When Lori Jean was 3 years sober, she found herself lying on the front doorsteps of a man who refused to open the door. She was smart, beautiful, successful and living in San Francisco, and yet, she found her entire well-being and self-worth at the mercy of another individual. Now, 19 years sober, Lori Jean is a certified relationship coach and passionate about helping others know how to healthily approach relationship challenges.
In a lecture titled “Relational Freedom: From Attachment to Addiction to Recovery...No More Crazy Train!” at this year’s National Conference on Addiction Disorders, she presented three important questions that those who are struggling with relationship challenges should begin to answer for themselves.
1. What do you think of yourself?
When someone goes into therapy, they’re usually so consumed with the situations and wounds that they’ve experienced, that they do not even take a minute to think about themselves in the process. As Lori puts it, “They might talking about the same thing over and over again without really setting an intention for what they want to get out of therapy.”
Having to sift through all the labels that other people have given us is exhausting. We’re anxious, depressed, avoidant, codependent or all of the above. No wonder we find it very difficult to be relational with others—we’re too busy wearing all these labels inside of us. So the first thing we can do is ask ourselves what we think of ourselves. What’s your name? What’s your favorite color? What constitutes you, and only you? These are just of the few, simple places we can start.
2. How are you feeling?
There are three types of feelings Lori describes that commonly lead to relationship challenges.
Anxious: If you have anxious energy, an unmet longing will get triggered every time you have a relationship challenge and there is no internal braking to stop them from acting out their feelings. This energy is usually what drives love addiction, codependency, alcoholism, binging, bulimia, etc. Using a “think, feel, do” model, Lori explains, “The way they are relationally is they’re going to feel instantly, and then they’re going to do something about it right away to manage and tolerate their feelings--and then they’re going to think about what they just did later.”
Avoidant: Individuals with avoidant feelings are those that are most likely to resort to depression, pills, sex and porn addiction, food restricting, cutting when they are uncomfortable in relationships. They will avoid intimacy in a relationship by creating intensity outside of their relationships. They may be very charismatic, but you’re only going to get so far with them. And then they’ll go away right when you see what’s going on. So unlike the anxious person that’s going to feel, and then do, and then think, an avoidant person will think, and then do, and then feel it later. And sometimes not at all because they don’t want to go there.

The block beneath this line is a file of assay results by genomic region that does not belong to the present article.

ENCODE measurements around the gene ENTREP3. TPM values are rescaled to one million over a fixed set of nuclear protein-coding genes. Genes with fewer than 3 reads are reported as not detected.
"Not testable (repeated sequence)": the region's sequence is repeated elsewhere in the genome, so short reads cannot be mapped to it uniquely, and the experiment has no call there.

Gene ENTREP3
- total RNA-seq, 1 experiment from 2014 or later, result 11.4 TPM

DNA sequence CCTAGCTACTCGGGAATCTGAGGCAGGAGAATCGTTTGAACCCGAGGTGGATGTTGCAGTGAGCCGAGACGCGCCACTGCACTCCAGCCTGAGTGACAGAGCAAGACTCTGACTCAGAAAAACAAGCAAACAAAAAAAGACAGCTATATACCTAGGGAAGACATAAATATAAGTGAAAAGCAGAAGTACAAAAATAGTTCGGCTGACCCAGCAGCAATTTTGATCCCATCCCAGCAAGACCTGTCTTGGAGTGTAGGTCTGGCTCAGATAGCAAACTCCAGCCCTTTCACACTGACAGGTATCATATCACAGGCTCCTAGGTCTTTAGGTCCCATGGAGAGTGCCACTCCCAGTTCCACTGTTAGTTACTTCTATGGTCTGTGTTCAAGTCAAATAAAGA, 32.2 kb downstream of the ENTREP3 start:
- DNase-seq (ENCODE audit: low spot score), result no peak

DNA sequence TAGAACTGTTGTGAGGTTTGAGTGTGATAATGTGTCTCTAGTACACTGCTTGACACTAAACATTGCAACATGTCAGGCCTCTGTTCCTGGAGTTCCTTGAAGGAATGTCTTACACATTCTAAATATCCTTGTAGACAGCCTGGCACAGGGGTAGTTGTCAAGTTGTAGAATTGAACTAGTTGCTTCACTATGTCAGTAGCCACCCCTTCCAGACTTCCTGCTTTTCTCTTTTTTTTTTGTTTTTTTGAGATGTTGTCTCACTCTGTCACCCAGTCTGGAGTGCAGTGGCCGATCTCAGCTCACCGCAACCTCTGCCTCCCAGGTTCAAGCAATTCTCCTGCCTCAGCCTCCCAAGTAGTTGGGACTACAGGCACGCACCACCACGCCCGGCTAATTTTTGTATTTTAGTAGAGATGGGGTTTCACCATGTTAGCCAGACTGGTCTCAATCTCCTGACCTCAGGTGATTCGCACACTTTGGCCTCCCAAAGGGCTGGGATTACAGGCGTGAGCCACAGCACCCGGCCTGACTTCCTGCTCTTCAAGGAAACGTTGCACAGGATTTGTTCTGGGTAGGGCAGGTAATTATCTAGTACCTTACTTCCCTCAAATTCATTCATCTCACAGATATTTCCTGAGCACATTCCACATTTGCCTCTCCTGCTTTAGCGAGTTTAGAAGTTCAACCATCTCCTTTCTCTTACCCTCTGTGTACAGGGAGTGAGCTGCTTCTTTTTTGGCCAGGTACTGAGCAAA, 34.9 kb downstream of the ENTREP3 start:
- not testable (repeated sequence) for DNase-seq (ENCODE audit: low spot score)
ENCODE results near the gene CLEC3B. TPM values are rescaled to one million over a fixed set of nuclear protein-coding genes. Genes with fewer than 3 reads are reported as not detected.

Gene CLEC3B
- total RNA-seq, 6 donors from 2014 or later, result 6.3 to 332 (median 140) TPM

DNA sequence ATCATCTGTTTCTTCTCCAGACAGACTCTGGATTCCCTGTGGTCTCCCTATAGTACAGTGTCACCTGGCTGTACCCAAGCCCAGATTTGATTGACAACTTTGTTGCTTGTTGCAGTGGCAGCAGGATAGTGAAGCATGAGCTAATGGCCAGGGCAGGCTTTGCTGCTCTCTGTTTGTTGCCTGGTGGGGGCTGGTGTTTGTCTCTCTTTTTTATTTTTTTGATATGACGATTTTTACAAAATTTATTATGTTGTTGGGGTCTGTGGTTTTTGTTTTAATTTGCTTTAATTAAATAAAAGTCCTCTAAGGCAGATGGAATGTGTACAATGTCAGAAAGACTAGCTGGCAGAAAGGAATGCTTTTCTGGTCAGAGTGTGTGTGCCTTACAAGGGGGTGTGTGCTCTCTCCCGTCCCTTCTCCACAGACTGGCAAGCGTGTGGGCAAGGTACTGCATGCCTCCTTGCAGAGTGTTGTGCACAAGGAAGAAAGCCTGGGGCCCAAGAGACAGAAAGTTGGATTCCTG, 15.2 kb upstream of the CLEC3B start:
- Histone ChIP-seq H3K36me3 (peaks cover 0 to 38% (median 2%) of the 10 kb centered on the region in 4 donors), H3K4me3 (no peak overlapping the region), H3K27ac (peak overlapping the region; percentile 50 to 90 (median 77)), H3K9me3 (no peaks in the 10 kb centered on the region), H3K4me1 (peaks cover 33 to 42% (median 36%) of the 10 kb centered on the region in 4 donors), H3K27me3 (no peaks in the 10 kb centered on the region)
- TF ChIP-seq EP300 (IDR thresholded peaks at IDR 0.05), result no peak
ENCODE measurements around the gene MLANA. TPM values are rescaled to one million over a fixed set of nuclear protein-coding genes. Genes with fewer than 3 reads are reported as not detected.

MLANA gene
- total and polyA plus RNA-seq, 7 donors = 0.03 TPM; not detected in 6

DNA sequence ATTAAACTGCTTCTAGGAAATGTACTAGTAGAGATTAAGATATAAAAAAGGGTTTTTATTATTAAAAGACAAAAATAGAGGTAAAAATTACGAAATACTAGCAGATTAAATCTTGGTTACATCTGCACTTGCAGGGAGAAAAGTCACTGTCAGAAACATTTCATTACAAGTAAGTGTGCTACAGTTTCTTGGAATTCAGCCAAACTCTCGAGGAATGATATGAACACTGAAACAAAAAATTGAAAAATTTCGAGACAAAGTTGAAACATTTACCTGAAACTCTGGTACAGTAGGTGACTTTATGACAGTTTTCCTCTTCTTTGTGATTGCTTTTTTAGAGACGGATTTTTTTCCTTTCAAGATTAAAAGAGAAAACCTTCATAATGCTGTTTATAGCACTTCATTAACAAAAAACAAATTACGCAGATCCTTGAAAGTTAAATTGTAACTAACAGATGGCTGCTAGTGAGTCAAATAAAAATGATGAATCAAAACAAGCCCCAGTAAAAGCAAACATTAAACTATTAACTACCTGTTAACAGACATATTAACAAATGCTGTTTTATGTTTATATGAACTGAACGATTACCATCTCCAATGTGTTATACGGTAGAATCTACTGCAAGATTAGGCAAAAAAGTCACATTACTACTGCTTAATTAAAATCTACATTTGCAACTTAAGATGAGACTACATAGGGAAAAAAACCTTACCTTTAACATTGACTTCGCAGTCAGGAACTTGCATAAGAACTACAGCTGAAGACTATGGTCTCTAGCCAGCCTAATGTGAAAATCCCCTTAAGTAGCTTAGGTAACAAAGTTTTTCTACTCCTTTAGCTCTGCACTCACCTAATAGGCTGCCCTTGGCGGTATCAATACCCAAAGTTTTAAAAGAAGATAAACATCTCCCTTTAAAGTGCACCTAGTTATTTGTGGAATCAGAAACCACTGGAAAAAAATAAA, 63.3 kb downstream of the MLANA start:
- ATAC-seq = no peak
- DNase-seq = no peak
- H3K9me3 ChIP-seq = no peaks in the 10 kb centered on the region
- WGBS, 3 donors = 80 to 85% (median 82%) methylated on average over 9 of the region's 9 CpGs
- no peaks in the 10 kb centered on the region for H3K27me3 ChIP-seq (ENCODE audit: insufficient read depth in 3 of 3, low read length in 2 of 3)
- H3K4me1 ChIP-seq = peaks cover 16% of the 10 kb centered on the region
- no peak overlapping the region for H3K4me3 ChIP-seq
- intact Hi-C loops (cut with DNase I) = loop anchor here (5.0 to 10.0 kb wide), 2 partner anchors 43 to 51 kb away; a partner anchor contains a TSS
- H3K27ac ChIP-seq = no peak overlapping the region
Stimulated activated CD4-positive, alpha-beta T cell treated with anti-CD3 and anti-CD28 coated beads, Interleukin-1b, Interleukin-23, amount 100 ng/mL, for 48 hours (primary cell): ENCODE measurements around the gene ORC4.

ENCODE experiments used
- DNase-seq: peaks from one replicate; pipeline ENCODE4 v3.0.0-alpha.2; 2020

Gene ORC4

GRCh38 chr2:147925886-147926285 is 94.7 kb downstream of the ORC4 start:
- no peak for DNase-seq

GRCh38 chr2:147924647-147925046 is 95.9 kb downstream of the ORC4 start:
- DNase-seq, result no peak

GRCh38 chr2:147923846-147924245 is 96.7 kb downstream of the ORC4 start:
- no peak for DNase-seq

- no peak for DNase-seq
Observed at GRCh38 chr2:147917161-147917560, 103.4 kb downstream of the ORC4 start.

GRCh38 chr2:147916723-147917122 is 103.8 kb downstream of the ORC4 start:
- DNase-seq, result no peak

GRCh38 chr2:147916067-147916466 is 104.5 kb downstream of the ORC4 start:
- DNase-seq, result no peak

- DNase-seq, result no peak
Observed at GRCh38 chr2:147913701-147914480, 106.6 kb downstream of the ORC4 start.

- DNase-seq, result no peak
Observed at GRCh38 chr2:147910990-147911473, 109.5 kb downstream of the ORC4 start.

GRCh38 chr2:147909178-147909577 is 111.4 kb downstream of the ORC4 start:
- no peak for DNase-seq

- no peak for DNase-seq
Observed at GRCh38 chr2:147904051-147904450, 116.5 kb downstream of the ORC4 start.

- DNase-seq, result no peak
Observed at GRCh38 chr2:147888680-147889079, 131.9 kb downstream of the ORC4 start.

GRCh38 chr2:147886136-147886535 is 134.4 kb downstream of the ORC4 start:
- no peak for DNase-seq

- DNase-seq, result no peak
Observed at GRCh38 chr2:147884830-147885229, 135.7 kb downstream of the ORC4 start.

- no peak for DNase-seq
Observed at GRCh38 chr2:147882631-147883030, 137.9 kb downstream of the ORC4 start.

Ambivalent: Those who are ambivalent, often juggle both anxious and avoidant feelings. They crave love, but they also fear it. They want it, but will not allow themselves to have it. “These individuals in relationships will think, feel, think, feel, go up, down, up, down, up, down, and occasionally they’ll get down to a do.”
In order to know how we regulate inside, we must be able to identify our tendencies, learn to feel and think, and then do something about it.
3. What is your relationship with technology?
We can’t possibly talk about relationships today without touching on technology. Its influence has undoubtedly sped up the way we do relationships, and consequently amplifies our own reactions in the dating process.
If you have an addiction, you can almost guarantee that you’re going to take your addictive patterns into the use of your technology. So, here are a few questions to consider: Can you turn your technology off at night? Do you spend more time with your phone than with your partner? Do you spend hours deciphering text messages? If any of this is you, you may need to scale back and prepare for a withdrawal.
While attachment can easily lead to addiction, it doesn’t mean that relational recovery is out of reach. The sobbing and wrecked version of Lori on the floor is now an old narrative for her, and she has plenty of healthy relationships to show for it today. “Just because you have attachment disorder doesn’t mean you don’t learn how to attach,” she says.
In the end, we all want what Lori has: “relational alignment.” But that doesn’t mean it comes easy. It requires work and at times painful recalibration. Often times, it requires removing yourself from a relationship that touches on your original wound and choosing to end the cycle right then and there.
After all, as Lori often says, “In addiction we’re drawn to what we know regardless of merit.” Today is the day to finally know yourself.